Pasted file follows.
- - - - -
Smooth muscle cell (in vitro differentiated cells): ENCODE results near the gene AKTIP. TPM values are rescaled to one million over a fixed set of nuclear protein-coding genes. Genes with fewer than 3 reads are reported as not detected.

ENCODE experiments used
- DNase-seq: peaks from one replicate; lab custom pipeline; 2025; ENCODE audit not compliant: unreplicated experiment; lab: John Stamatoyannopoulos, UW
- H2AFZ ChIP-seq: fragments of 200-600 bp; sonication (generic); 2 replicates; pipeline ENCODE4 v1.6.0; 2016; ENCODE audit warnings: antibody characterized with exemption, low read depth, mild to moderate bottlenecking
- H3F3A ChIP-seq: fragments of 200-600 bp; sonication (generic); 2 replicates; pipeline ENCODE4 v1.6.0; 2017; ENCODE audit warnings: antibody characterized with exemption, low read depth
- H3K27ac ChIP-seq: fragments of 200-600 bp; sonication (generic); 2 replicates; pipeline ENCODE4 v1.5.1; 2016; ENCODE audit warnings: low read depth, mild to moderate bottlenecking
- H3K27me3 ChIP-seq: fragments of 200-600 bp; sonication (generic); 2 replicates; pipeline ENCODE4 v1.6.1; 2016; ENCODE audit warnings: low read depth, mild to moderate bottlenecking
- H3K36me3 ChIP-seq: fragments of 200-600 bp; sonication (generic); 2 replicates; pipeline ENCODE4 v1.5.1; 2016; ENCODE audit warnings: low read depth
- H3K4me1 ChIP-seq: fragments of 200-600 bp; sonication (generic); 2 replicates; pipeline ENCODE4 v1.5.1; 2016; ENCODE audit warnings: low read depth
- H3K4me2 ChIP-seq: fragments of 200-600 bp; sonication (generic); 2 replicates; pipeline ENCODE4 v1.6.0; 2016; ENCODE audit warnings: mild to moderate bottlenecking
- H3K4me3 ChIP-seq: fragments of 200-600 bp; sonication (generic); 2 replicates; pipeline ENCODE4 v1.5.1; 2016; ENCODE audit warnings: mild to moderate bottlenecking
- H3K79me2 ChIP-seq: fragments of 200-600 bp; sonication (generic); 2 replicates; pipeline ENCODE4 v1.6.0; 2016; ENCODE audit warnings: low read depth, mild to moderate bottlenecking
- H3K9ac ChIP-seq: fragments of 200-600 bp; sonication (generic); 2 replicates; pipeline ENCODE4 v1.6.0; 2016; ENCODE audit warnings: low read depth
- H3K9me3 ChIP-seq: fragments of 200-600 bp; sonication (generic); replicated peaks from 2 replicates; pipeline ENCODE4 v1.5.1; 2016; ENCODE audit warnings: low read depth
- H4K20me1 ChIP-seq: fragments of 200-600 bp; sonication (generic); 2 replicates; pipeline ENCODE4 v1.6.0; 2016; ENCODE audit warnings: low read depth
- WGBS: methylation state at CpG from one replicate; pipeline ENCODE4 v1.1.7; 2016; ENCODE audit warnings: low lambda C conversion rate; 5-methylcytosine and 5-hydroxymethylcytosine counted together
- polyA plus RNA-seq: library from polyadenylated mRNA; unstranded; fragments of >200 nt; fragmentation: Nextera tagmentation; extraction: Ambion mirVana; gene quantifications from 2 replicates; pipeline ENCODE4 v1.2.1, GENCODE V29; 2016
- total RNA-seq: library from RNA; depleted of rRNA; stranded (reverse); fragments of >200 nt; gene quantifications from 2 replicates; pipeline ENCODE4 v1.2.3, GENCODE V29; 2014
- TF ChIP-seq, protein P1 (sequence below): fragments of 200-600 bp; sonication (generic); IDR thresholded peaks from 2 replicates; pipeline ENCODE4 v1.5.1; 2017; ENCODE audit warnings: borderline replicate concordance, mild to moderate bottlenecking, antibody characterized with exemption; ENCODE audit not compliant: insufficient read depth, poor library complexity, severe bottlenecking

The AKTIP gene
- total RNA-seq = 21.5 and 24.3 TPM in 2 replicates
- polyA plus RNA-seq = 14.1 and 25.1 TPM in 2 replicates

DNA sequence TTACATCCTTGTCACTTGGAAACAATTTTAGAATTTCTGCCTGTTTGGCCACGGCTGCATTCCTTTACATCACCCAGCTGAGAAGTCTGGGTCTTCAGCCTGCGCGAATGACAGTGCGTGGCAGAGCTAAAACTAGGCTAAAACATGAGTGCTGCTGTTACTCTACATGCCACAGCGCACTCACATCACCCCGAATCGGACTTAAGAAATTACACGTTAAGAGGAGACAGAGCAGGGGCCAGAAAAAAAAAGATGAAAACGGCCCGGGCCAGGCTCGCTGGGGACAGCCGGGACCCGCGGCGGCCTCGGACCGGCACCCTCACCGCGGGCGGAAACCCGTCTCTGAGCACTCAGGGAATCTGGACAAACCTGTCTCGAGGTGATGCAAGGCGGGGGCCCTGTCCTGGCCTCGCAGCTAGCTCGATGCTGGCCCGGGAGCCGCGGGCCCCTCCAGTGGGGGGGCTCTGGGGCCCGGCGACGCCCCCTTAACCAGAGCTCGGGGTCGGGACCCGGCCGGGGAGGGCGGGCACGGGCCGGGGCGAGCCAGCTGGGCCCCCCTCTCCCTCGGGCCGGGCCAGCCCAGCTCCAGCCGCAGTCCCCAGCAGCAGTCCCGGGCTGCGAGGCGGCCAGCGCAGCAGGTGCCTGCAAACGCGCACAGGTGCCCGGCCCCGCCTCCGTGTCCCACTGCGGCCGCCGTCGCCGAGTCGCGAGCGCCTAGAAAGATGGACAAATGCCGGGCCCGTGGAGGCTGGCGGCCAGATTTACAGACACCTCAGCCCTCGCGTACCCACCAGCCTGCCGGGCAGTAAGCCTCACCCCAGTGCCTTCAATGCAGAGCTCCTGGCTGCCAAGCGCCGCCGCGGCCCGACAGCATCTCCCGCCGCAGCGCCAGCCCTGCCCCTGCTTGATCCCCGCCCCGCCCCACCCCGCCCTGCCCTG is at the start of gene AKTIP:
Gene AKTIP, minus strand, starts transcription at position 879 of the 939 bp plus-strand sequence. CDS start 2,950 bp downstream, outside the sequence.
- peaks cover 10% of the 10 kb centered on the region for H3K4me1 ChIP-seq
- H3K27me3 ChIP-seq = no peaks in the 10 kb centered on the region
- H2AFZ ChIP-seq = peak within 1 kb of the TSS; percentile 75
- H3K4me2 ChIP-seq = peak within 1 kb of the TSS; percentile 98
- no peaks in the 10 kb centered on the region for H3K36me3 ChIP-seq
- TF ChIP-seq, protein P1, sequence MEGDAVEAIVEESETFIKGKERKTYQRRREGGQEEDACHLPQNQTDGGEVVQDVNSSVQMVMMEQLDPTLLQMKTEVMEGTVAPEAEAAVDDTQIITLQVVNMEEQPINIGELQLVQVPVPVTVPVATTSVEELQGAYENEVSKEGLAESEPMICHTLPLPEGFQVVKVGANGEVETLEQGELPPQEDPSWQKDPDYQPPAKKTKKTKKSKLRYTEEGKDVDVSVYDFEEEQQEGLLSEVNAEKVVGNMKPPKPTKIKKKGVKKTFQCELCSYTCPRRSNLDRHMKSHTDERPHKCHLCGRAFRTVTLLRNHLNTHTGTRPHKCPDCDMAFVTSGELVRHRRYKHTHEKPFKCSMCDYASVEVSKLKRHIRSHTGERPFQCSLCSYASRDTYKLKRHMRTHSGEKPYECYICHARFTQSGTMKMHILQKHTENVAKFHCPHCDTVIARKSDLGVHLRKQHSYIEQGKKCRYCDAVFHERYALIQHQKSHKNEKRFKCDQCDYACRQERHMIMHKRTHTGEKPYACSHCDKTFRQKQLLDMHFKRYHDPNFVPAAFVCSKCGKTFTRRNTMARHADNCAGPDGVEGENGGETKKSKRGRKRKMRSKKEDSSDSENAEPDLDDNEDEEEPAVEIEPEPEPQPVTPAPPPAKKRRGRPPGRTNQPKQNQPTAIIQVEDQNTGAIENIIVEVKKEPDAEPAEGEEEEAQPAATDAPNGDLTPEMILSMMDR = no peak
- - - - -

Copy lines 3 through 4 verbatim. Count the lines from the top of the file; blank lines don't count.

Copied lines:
- DNase-seq: peaks from one replicate; lab custom pipeline; 2025; ENCODE audit not compliant: unreplicated experiment; lab: John Stamatoyannopoulos, UW
- H2AFZ ChIP-seq: fragments of 200-600 bp; sonication (generic); 2 replicates; pipeline ENCODE4 v1.6.0; 2016; ENCODE audit warnings: antibody characterized with exemption, low read depth, mild to moderate bottlenecking